This week I’ve migrated from my office to our sun room because of the heat. The office isn’t air conditioned and the sun room is lovely.
This gives me the opportunity to keep an eye on several of our bird baths. During the hot weather the bird baths play an important role in attracting bird life to our garden.
Yesterday I had excellent views of one of our resident Mallee Ringneck parrots. It had come in to have a good drink. This one didn’t have a bath as they sometimes do. Quite a few species really start splashing the water everywhere, just like a mini-sprinkler. Don’t they know we have strict watering restrictions here in South Australia?
Eastern Rosellas are one of the colourful parrot species to be found here in Australia. It is a relatively common parrot found in south eastern Australia and Tasmania. It has been introduced into the Mt Lofty Ranges and Adelaide region of south Australia as well as New Zealand.
Here in Murray Bridge I’ve only recorded it once several years ago. On that occasion it appeared to be an aviary escape. The nearest naturally occurring birds are some 60 kilometres to the west.
Over recent days we have had a single Eastern Rosella flying around our garden. This is a new species for my garden list. It does not appear to be a cage bird as it is very flighty. I struggled to get close enough for a reasonable photo. The photos on this post have been enhanced – zoomed in and brightened to show the beautiful colours. Consequently they are not top quality shots.
The behaviour of this individual was interesting. We have several Mallee Ringnecks resident on our property. Recently they produced two young ones that follow them everywhere and beg to be fed. The Eastern Rosella tried to adopt this family who were having none of it. They tried to chase it away but it was most insistent and would fly up and sit close to one of the ringnecks. The ringnecks would then attempt to chase it away again. This continued for about twenty minutes before the rosella gave and flew away. It has been back several times so I don’t know whether it intends taking up residence or not.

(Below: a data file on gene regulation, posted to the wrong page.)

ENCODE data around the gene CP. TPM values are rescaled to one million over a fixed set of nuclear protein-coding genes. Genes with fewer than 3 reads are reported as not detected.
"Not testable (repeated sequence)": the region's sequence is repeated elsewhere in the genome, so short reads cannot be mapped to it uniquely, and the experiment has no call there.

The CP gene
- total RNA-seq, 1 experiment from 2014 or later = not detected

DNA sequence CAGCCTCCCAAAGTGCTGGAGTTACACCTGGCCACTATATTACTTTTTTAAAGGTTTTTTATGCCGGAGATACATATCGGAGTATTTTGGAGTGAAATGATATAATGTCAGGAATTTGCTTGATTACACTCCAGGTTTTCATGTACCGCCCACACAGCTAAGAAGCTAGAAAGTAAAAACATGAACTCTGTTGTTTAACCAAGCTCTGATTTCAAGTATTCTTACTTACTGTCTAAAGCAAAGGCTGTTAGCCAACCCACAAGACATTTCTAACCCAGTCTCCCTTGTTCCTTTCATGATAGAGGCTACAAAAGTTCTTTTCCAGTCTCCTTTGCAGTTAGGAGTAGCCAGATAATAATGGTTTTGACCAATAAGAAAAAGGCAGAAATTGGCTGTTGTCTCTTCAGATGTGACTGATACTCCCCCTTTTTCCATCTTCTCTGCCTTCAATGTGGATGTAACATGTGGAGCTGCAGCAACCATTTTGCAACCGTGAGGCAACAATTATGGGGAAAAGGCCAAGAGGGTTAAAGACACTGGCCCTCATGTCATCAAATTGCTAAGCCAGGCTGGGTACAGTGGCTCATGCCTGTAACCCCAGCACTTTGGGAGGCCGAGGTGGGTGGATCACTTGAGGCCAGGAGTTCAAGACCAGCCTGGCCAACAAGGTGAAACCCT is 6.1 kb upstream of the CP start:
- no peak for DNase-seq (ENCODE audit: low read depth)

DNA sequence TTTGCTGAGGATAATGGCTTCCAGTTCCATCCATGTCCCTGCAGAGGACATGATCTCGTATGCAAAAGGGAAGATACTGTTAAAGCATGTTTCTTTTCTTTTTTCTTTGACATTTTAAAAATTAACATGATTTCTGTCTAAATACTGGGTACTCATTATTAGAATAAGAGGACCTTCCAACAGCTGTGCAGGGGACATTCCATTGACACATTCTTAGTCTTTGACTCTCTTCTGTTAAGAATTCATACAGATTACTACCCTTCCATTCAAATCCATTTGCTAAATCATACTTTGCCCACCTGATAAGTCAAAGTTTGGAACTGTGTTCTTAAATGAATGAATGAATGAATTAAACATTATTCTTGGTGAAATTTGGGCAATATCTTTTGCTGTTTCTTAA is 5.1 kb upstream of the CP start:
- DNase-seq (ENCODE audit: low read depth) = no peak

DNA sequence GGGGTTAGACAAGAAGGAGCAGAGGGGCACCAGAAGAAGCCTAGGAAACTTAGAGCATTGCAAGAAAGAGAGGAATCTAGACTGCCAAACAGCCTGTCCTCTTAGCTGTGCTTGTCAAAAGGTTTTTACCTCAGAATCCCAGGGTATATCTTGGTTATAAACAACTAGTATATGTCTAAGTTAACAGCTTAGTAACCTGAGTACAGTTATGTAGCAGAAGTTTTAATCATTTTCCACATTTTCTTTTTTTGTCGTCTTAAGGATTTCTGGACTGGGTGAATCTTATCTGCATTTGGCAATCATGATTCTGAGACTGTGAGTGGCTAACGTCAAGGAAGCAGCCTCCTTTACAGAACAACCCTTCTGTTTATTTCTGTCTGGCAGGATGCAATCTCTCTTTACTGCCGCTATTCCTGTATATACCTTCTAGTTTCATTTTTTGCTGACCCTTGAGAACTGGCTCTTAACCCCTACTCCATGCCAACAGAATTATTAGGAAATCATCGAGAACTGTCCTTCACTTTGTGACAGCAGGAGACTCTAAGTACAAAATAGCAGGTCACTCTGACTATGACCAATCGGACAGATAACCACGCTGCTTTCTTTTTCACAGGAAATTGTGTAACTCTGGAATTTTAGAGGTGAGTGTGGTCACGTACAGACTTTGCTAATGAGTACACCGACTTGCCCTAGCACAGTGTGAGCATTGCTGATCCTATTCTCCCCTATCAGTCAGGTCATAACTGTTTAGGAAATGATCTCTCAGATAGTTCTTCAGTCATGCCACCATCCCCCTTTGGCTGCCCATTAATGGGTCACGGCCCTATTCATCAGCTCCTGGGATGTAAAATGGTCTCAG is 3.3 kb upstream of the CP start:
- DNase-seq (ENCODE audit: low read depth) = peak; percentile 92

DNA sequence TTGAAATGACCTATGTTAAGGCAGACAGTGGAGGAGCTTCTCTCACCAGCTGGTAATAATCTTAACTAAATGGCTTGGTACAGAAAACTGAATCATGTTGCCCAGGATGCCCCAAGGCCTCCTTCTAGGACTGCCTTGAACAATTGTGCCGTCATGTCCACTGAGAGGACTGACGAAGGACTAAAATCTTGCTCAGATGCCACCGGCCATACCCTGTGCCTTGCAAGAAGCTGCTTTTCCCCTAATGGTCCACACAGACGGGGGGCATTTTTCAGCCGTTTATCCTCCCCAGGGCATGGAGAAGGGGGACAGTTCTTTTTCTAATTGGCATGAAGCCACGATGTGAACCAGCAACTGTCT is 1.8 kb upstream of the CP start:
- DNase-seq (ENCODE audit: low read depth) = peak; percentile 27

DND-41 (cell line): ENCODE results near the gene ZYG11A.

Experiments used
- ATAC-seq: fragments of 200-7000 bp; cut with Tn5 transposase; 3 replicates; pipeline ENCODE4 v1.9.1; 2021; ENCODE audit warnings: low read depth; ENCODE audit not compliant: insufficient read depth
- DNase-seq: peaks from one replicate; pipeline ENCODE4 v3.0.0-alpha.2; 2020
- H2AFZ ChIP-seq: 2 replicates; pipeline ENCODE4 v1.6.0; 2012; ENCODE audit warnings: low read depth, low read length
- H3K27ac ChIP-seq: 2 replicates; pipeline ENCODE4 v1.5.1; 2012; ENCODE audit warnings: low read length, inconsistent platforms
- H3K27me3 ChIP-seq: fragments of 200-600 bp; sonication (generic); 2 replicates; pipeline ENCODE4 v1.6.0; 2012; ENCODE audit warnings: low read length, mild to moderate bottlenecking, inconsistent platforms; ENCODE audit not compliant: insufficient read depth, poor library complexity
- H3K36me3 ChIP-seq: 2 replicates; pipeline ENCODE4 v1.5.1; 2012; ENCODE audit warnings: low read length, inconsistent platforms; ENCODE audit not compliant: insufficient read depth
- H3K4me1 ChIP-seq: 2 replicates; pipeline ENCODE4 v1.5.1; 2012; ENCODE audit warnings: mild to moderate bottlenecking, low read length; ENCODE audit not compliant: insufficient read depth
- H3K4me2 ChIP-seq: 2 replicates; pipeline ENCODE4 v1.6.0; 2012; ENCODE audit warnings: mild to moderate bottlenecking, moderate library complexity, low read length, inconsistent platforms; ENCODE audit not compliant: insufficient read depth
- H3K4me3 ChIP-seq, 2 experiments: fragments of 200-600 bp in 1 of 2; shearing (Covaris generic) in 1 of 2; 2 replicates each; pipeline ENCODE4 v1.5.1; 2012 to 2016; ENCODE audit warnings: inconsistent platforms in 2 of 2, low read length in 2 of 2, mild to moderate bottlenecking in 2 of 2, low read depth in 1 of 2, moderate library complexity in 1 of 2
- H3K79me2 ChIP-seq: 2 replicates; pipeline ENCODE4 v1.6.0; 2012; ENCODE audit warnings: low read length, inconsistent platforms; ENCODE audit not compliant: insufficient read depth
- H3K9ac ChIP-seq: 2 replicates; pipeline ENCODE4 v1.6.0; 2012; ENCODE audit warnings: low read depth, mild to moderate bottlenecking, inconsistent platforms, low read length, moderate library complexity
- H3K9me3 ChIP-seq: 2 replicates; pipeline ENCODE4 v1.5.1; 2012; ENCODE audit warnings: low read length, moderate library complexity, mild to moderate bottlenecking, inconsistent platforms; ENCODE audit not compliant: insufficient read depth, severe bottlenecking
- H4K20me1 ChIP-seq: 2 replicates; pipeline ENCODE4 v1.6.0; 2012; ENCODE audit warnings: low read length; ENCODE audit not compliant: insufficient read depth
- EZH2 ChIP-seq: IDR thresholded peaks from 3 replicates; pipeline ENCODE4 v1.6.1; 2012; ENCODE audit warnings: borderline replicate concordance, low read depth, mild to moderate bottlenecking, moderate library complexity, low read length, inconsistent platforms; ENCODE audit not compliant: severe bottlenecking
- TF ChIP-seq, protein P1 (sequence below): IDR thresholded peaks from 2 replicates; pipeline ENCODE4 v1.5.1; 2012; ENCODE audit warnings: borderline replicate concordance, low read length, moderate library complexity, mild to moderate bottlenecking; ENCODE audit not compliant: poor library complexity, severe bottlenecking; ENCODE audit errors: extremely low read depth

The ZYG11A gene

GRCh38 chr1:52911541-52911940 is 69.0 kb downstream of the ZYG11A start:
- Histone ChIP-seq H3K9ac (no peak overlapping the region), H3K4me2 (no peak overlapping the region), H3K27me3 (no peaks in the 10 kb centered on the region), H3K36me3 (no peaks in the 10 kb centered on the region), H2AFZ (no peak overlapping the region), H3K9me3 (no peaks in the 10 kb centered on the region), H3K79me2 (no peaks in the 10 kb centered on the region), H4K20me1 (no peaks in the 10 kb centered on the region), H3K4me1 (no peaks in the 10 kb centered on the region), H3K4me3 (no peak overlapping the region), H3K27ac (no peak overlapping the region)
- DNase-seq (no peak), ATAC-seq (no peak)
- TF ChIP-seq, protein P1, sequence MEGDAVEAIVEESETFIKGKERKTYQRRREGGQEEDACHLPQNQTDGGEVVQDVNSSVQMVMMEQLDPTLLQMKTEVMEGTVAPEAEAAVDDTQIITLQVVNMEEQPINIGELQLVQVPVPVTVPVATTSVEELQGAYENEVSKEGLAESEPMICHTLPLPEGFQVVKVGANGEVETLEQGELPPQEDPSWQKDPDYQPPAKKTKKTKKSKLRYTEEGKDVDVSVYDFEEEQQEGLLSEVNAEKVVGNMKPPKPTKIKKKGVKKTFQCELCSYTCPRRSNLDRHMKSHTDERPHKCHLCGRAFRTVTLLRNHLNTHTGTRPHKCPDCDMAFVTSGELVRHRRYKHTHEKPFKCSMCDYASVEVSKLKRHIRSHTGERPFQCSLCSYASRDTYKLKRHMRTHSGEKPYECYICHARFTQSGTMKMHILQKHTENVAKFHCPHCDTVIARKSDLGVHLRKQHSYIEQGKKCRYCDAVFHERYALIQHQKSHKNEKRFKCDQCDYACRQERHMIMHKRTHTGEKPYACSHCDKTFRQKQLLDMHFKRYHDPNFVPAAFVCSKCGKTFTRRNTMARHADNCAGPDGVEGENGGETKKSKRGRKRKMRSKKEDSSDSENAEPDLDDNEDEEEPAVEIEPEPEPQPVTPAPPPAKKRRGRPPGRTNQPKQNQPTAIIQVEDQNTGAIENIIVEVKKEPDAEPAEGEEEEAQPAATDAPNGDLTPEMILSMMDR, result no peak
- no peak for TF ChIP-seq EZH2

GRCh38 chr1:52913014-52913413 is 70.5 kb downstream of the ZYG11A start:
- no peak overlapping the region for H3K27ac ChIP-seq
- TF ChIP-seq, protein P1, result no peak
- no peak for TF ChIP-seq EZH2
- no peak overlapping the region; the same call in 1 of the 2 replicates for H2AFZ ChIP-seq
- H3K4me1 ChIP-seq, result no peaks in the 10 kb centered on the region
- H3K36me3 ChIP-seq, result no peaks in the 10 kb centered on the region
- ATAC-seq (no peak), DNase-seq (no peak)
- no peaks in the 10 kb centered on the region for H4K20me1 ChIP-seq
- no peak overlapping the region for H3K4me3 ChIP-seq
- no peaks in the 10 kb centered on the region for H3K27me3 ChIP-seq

It would be a very colourful addition to our garden birds.
Almost every day we have two or more Mallee Ringneck parrots in our garden or nearby. We love to have these colourful parrots flying around and feeding in the trees, grasses and bushes around our house. The only time they are not welcome is when they take to our ripening pears and other fruits. In many cases they eat the unripe fruit, so I hope they gets some pains in their little stomachs for damaging our fruit.
In recent weeks two of them have been hanging around one of the trees near the garage. This is an old growth mallee which could well be over a century old. Being so old it has developed several hollow branches. They have been fussing around one of the larger hollows, sitting on the branch, walking along a nearby branch, entering the hollow and sitting in it. Are they a pair? And are they preparing to nest in this hollow?
We can’t be certain that this is a genuine breeding attempt. We will just have to keep an eye on the situation – and have the camera at the ready.
My wife and I had a good laugh a few mornings ago. I was still in bed and about to rise. My wife had just opened the curtains. A heavy frost had settled overnight. I had second thoughts about rising, considering snuggling back into bed as a very viable option.